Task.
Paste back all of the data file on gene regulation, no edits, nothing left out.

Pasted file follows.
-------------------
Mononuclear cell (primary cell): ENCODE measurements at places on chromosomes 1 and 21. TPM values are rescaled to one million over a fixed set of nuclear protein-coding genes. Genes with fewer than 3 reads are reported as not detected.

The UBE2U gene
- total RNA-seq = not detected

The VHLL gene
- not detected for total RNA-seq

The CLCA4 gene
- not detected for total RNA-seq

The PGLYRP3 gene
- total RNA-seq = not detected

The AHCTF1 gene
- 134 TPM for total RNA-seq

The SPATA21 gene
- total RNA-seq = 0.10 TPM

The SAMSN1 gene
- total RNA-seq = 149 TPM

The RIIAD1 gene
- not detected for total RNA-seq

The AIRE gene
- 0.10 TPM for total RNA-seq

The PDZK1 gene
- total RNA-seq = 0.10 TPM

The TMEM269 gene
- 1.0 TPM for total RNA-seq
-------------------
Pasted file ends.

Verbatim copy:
Mononuclear cell (primary cell): ENCODE measurements at places on chromosomes 1 and 21. TPM values are rescaled to one million over a fixed set of nuclear protein-coding genes. Genes with fewer than 3 reads are reported as not detected.

The UBE2U gene
- total RNA-seq = not detected

The VHLL gene
- not detected for total RNA-seq

The CLCA4 gene
- not detected for total RNA-seq

The PGLYRP3 gene
- total RNA-seq = not detected

The AHCTF1 gene
- 134 TPM for total RNA-seq

The SPATA21 gene
- total RNA-seq = 0.10 TPM

The SAMSN1 gene
- total RNA-seq = 149 TPM

The RIIAD1 gene
- not detected for total RNA-seq

The AIRE gene
- 0.10 TPM for total RNA-seq

The PDZK1 gene
- total RNA-seq = 0.10 TPM

The TMEM269 gene
- 1.0 TPM for total RNA-seq